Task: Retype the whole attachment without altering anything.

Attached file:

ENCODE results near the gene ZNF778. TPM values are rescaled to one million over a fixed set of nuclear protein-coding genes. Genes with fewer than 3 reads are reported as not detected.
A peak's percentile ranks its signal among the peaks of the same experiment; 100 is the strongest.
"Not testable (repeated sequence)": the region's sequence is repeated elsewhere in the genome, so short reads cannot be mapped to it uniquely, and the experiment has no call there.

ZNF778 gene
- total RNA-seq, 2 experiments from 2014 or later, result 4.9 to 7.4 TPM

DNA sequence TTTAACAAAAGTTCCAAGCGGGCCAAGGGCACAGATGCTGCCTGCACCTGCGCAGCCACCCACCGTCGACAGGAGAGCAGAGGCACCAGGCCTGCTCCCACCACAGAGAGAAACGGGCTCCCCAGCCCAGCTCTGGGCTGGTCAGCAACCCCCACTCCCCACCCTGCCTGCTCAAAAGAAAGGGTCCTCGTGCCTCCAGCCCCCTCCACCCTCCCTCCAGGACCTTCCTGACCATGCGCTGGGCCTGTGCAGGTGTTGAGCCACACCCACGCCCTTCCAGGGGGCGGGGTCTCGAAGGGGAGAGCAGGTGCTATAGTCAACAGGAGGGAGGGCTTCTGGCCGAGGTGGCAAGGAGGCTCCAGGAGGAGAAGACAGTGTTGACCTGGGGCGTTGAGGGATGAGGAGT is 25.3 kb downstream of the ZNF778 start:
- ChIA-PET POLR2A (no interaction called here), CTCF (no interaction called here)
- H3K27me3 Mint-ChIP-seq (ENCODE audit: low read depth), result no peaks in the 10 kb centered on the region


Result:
ENCODE results near the gene ZNF778. TPM values are rescaled to one million over a fixed set of nuclear protein-coding genes. Genes with fewer than 3 reads are reported as not detected.
A peak's percentile ranks its signal among the peaks of the same experiment; 100 is the strongest.
"Not testable (repeated sequence)": the region's sequence is repeated elsewhere in the genome, so short reads cannot be mapped to it uniquely, and the experiment has no call there.

ZNF778 gene
- total RNA-seq, 2 experiments from 2014 or later, result 4.9 to 7.4 TPM

DNA sequence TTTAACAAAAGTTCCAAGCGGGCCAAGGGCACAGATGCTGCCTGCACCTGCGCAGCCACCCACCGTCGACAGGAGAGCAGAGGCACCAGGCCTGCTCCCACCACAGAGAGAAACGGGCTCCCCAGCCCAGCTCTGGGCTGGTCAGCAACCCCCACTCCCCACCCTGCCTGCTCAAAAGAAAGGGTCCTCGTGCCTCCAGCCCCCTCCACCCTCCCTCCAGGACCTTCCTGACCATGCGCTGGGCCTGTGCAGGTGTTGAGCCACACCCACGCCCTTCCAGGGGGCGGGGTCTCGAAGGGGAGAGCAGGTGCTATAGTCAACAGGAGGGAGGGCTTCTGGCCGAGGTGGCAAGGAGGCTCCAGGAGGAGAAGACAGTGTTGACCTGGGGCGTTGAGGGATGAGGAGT is 25.3 kb downstream of the ZNF778 start:
- ChIA-PET POLR2A (no interaction called here), CTCF (no interaction called here)
- H3K27me3 Mint-ChIP-seq (ENCODE audit: low read depth), result no peaks in the 10 kb centered on the region